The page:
While many in the SNP are up in arms at the revelation yesterday that there are no plans to extend HS2 to Scotland, what might have been missed is that although ‘classic compatible’ trains were always planned to run there on existing tracks after leaving the HS2 line north of Manchester and Leeds, is that even with that, many parts of Scotland were due to lose out economically as a result of HS2 being built.
Towards the end of 2013, the Government paid quarter of a million pounds to KPMG to produce a report which claimed that HS2 would mean £15bn per year to the UK economy. Like every piece of paper produced to support the case for HS2, this report was widely trashed by independent economists as it relied on the ‘fact’ that the only factor influencing business location is connectivity to labour markets.
While Professor Henry Overman told the Treasury Select Committee that the report was “essentially made up“, even Lewis Atter, one of the authors of the report which neglected to remember that Northern Ireland is part of the UK, admitted his analysis did not assume any increase in employment, and relied on the idea that business and people would move as a result of HS2.
The best analysis of the flakiness came from an internal report from the Department for Transport themselves:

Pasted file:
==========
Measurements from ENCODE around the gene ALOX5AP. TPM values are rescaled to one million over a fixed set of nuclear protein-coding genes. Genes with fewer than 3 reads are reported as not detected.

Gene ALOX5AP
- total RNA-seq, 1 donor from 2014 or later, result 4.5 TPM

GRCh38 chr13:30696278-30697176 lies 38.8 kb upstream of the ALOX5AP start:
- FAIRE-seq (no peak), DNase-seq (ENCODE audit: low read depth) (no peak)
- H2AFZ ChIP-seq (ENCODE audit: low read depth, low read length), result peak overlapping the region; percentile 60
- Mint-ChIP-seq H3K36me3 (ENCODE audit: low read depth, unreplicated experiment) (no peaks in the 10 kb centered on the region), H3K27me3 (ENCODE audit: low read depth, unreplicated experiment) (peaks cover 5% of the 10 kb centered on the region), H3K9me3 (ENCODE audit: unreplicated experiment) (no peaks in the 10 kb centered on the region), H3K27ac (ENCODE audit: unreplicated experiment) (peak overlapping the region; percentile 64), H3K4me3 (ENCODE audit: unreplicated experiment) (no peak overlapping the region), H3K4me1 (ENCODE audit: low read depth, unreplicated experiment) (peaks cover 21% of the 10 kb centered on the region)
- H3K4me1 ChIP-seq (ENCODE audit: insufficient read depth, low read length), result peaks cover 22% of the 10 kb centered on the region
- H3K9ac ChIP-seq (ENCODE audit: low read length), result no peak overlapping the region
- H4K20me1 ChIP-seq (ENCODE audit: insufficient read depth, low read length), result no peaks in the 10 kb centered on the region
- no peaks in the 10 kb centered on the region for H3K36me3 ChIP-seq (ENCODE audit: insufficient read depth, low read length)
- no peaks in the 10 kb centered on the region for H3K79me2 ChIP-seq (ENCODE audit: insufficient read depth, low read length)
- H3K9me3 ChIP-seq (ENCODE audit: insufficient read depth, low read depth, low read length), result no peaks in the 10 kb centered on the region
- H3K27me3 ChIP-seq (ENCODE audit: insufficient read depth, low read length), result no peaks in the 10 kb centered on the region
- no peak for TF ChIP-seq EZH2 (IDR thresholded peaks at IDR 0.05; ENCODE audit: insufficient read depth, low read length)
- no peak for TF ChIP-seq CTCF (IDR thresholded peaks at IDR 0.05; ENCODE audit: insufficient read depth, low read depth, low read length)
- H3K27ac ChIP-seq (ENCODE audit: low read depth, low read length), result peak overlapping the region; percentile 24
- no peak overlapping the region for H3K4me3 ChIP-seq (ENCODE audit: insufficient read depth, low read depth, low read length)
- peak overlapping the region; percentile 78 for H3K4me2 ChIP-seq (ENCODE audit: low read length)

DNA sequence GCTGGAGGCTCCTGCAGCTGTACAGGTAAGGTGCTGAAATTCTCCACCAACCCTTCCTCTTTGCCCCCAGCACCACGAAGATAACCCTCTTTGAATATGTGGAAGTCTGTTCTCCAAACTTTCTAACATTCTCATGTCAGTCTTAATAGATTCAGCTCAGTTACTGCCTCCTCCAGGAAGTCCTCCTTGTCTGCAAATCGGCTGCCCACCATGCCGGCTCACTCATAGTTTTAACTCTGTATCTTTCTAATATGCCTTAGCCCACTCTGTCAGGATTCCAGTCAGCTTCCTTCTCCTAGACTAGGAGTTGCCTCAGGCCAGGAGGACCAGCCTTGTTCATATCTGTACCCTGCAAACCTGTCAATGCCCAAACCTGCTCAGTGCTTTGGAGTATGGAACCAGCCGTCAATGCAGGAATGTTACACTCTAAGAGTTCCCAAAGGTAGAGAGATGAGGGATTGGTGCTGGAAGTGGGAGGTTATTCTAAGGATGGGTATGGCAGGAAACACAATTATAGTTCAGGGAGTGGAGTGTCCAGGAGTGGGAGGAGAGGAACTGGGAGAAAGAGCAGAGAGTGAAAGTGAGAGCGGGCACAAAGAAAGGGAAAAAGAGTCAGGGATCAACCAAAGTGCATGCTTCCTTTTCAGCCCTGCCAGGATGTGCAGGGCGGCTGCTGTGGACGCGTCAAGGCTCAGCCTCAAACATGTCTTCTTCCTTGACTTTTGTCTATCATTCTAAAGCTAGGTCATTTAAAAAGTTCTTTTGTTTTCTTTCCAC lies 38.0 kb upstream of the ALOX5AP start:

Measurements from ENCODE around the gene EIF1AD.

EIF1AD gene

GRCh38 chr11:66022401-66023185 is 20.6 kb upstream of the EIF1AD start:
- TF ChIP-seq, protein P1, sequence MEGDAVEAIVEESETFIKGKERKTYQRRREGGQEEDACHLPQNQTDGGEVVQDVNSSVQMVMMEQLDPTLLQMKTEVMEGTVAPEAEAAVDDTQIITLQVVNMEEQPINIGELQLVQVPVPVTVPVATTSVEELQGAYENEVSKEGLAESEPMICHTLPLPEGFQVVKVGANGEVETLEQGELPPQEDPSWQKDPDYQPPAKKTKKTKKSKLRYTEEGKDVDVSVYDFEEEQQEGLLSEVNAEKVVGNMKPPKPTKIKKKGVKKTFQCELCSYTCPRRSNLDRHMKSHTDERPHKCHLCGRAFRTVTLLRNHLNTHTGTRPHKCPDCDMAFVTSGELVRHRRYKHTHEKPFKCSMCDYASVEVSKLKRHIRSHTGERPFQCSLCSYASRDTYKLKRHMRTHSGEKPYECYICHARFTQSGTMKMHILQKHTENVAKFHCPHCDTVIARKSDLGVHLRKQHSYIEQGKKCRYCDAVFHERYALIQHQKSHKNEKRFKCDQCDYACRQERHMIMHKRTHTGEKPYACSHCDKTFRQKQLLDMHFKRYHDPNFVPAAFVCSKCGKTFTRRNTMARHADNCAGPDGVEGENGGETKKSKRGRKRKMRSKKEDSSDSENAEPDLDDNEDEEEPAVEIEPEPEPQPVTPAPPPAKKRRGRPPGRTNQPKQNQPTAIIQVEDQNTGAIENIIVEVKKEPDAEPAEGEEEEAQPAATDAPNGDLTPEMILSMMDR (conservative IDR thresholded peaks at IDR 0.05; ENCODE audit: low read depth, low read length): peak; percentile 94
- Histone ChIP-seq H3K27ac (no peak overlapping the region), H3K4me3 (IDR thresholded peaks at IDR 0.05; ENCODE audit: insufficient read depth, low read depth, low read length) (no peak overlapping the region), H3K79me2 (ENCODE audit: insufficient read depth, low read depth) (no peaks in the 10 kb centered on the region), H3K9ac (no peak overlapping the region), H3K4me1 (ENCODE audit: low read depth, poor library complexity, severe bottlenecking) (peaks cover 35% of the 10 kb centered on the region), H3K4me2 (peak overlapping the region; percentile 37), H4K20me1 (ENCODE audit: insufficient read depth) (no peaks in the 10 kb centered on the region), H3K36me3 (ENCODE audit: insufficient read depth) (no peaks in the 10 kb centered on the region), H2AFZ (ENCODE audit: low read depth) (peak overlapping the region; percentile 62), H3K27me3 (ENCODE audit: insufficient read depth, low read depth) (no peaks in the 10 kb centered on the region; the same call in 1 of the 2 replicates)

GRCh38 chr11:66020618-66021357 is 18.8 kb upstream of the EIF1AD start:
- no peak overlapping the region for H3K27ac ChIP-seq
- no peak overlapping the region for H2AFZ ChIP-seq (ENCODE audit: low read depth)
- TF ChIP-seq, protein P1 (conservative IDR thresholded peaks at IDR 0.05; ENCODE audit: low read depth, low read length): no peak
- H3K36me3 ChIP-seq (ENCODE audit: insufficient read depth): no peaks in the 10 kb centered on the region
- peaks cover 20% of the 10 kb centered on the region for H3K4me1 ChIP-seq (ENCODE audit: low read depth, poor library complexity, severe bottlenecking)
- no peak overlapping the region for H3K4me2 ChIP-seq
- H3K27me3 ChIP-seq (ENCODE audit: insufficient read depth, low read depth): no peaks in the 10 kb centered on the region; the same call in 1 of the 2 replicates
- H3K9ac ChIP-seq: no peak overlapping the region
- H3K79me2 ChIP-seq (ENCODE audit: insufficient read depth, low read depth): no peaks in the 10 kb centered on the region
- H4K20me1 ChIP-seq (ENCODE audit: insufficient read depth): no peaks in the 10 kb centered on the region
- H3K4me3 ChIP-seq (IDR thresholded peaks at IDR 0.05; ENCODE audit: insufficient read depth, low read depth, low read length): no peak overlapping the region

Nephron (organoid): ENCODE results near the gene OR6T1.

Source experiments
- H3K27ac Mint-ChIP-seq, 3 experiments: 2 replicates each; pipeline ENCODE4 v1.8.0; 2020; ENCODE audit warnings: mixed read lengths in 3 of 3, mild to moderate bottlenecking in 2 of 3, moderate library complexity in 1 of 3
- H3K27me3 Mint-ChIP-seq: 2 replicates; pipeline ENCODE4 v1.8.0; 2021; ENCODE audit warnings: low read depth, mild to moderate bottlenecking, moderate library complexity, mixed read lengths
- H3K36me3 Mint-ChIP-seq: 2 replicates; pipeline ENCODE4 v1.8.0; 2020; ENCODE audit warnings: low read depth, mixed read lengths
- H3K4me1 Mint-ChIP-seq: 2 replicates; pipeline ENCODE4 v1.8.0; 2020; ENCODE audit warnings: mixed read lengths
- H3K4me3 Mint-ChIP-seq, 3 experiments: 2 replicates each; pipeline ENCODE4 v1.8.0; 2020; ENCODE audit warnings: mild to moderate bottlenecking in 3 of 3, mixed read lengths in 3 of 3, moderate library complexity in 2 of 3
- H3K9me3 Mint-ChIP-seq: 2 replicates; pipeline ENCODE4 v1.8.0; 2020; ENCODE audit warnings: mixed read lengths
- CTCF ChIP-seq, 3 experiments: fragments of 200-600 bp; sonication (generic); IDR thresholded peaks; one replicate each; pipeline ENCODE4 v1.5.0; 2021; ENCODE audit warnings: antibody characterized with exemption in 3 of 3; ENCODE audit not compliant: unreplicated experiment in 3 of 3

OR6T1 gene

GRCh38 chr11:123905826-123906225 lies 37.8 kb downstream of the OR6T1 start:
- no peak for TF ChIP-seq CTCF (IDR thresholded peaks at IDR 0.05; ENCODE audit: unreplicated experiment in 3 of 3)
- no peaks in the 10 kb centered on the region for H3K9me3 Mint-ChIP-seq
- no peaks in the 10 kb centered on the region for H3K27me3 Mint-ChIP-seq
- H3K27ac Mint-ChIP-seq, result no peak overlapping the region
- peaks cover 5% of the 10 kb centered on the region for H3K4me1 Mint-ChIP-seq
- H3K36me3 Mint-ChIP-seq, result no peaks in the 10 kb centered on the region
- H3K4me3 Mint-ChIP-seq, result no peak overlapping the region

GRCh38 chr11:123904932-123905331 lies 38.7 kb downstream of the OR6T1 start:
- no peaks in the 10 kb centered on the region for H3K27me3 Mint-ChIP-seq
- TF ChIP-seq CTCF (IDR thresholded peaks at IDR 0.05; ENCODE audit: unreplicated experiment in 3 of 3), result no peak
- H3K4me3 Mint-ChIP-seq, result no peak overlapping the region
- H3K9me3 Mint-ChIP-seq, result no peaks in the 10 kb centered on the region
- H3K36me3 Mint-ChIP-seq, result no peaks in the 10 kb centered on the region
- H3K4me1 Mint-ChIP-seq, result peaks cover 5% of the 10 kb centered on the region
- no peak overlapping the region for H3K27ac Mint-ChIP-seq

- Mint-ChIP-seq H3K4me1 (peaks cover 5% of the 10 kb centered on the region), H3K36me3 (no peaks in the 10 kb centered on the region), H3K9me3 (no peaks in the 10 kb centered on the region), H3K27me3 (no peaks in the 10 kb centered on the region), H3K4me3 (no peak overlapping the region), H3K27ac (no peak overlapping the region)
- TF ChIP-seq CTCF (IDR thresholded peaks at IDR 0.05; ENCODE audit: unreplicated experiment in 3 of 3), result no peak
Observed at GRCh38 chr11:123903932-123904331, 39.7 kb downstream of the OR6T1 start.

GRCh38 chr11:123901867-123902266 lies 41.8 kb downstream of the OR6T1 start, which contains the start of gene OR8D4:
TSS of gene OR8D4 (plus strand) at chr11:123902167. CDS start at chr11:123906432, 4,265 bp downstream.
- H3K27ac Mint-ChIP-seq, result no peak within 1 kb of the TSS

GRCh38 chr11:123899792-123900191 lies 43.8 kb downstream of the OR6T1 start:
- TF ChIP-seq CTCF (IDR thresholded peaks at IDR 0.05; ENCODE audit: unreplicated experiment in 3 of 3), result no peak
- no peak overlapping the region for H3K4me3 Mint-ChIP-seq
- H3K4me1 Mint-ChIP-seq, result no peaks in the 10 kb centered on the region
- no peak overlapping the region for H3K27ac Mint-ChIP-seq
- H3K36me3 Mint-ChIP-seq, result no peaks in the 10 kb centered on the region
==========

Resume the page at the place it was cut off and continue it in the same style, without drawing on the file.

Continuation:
“There is no evidence that the direction of causation claimed in the model —between an increase in rail connectivity and an increase in productivity, employment density and GVA — has been established. There is no explanation provided for the impact of the transport proposal on other geographical areas, i.e. winners and losers … no explanation is given of the original locations of those jobs that shift [as a result of high-speed rail].”
However, even with all the smoke and mirrors which could be employed to try and bolster the case for HS2, the report still managed to admit some areas would be big economic losers if HS2 happened. Of course they didn’t want to tell anyone that, and it was only because of a freedom of information request that anyone found out.
Given that it’s now clear the Government does not want to extend HS2 to Scotland, it’s worth reminding people that some of the biggest losers in a report which tried it’s best to invent economic benefits from nowhere were Aberdeen (£220m/yr), Dundee (£96m/yr) and Glasgow (£77m/yr). A full list can be found here.
It also wouldn’t be a surprise if the first thing Alex Salmond MP now does when he is next in Westminster, is to seek out his Plaid Cymru counterpart Jonathan Edwards MP and sound him out about getting money under the Barnett Formula, as the SNP might well now change their stance to argue that HS2 is an ‘England Only’ project.
This is how Newsnight reported it at the time.